Solo CD by Timberlake says bye-bye to teen pop
By Elysa Gardner
|'N Sync's Justin Timberlake is the first member of the teen-pop group to release a solo album.
Advertiser library photo Aug. 4, 2002
The American idol from 'N Sync met the "American Idol" winner recently while doing a photo shoot in Los Angeles. "All of a sudden, this feeling came over me, and I started spitting all this stuff out," Timberlake recalls. "I asked her, 'Are you OK? Are they working you too hard?' "
Timberlake shakes his head. "I'm probably saying too much, but it might have had something to do with Lou Pearlman," he says, referring to the boy-band guru who managed 'N Sync during its rise to fame, then fell out with the group. "I remembered what it was like for us in the beginning, and I would hate to see bad things happen to her. I'm sure she'll be fine, but when I saw her, I suddenly became this weird caretaker or something. I felt like her big brother, you know?"
In fact, at 21, Timberlake is only one year older than Clarkson. But in terms of show-biz experience, the former Mouseketeer points out, he's an old pro.
"I've been doing this since I was 12, and 'N Sync has been together for seven years," Timberlake says, his lanky frame hunched over a huge bowl of room-service pasta. "I honestly never expected things to get as big as they did. At the end of our last tour, we were booking stadiums with no new album out. It just got crazy, and I think we all knew we had to take a break, to figure things out."
For Timberlake, that period of reflection bore fruit in a solo album, "Justified," that is bound to be one of the most closely watched CDs in recent memory. Out Tuesday, "Justified" has been a source of intense speculation among industry insiders, many looking to Timberlake to prove that a fading bubble-gum-pop movement can spawn an artist with more staying power.
"This is a make-or-break record not just for Justin, but for the whole teen-pop scene," says "Rolling Stone" contributor Rob Sheffield. "The problem these kids are having is that, at this point, most of their fans are about 10 years younger than they are. This is Justin's attempt to find an audience closer to his own age. And there's a feeling that if anyone can do it, he can."
Certainly, it should be no surprise that Timberlake is the first member of the world's foremost teen-pop group to release his own CD. Since the band's meteoric ascent in the late '90s, Timberlake has emerged as the act's most prominent voice, literally and creatively.
Timberlake's input as a songwriter and producer was especially evident on 'N Sync's most recent album, 2001's "Celebrity," which found the band incorporating more hip-hop and contemporary R&B textures.
With "Justified," Timberlake moves farther in that direction. He co-wrote all 13 songs, teaming up with some of the most popular and respected writer/producers in urban music, among them Timbaland, Bryan McKnight and The Neptunes, who also worked with Timberlake on "Celebrity."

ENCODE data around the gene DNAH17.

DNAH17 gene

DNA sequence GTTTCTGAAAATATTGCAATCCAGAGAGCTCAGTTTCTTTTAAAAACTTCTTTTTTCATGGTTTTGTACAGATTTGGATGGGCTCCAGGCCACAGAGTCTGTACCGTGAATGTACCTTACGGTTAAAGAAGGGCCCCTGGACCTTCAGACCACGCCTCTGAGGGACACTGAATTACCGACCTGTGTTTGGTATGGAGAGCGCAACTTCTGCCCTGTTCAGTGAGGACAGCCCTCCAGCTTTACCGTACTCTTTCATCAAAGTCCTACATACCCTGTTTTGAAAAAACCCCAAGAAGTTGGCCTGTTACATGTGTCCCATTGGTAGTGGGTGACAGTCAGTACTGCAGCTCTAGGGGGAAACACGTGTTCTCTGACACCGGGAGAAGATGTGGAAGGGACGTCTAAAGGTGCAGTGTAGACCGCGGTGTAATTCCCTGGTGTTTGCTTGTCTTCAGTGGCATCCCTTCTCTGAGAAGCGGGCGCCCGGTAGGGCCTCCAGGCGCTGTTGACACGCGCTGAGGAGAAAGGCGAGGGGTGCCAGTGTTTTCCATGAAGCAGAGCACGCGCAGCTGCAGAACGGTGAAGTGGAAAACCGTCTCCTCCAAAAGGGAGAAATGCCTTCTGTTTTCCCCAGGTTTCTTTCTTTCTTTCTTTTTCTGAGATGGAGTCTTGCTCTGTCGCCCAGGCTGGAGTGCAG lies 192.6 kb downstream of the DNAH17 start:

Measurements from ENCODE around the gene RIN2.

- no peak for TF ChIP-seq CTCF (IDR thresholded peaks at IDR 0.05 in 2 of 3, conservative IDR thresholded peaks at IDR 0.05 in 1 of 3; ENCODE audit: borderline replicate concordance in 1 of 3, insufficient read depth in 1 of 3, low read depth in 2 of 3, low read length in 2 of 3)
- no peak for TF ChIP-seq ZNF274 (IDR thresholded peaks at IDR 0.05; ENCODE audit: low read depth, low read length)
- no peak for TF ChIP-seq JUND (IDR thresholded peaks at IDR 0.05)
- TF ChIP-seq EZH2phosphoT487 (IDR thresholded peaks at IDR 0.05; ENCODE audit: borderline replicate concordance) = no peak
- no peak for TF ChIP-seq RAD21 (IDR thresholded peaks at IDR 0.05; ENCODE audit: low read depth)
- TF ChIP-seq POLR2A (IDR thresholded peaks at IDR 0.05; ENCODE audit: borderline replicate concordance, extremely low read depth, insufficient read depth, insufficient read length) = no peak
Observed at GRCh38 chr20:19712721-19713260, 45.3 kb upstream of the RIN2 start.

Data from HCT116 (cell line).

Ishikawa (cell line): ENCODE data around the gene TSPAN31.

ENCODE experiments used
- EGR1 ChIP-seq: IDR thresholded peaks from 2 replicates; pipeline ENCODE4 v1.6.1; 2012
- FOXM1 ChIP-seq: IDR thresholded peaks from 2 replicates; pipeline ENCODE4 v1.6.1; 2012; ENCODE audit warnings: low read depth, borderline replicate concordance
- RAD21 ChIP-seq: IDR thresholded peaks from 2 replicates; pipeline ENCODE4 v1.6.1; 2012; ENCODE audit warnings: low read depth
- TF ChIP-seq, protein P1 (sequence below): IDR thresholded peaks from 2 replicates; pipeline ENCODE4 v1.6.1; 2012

The results sound at once rawer and more purposefully sophisticated than 'N Sync's material. The first single and current Top 10 hit "Like I Love You" features a crackling acoustic arrangement and vaguely dissonant chords. Other tunes are similarly lean and sharp, with syncopated rhythms and soul-based flourishes.
Though some may view this approach as a bid for more street credibility or critical acclaim, Timberlake says opportunism played no role in his choices.
"I grew up listening to Stevie Wonder, Marvin Gaye, Donny Hathaway, Al Green, Michael Jackson, Prince," Timberlake says. "If you know that, this album makes perfect sense. It's not a departure from anything I've done, because I haven't done anything on my own. 'N Sync is great, but this is different not only from 'N Sync, but from anything out there."
Barry Weiss, president of Timberlake/'N Sync label Jive Records, dismisses the notion that Timberlake's boy-band baggage will be a liability. "People have to understand that real artists can come out of this genre. Look, Michael Jackson came out of the Jackson 5, and George Michael came out of Wham!"
Others have noted Jacko's influence in the sinuous, falsetto-laced vocals on "Justified." But the blue-eyed-soul crooner from Wham! may invite more obvious comparisons to Timberlake and a few telling contrasts.
"When George Michael made (1987's) 'Faith,' he didn't hire the top R&B producers of the day to help him," Sheffield says. "He went out on the limb himself. On the other hand, there was a lot less pressure on him than there is on Justin. I mean, no one expected George Michael to rescue the music industry."
If the pressure is getting to Timberlake, he's showing no signs of it this afternoon. Grabbing lunch in his hotel suite, the Tennessee-bred singer is a model of laid-back Southern decorum. He politely asks for a moment of silence so that he can pray before digging into his penne with cheese, explaining, "I wouldn't say I'm a religious person, but I'm a spiritual person."
"Justified" is being lavished with affection by the head of Timberlake's label, who relays his marketing strategy with the zeal of a military dictator plotting world domination. "Like I Love You" was shipped to Top 40 and rhythm crossover radio, where Jive promotions executive Joe Riccitelli says it's been among the top five most requested songs since Labor Day. The follow-up single, "Cry Me a River," due Monday, also will go out to mainstream urban stations.
On Saturday, "Justified" will be the focus of the premiere of "albumLAUNCH," a new MTV series offering a behind-the-scenes look as stars make and promote CDs.
"The industry needs this right now," Weiss says. "They need more artists that can hit many different sectors. Eminem hits five different demographics, and I think Justin will, too. The goal is for Justin to have a huge solo record, and then for 'N Sync to follow that with the biggest record they've ever had."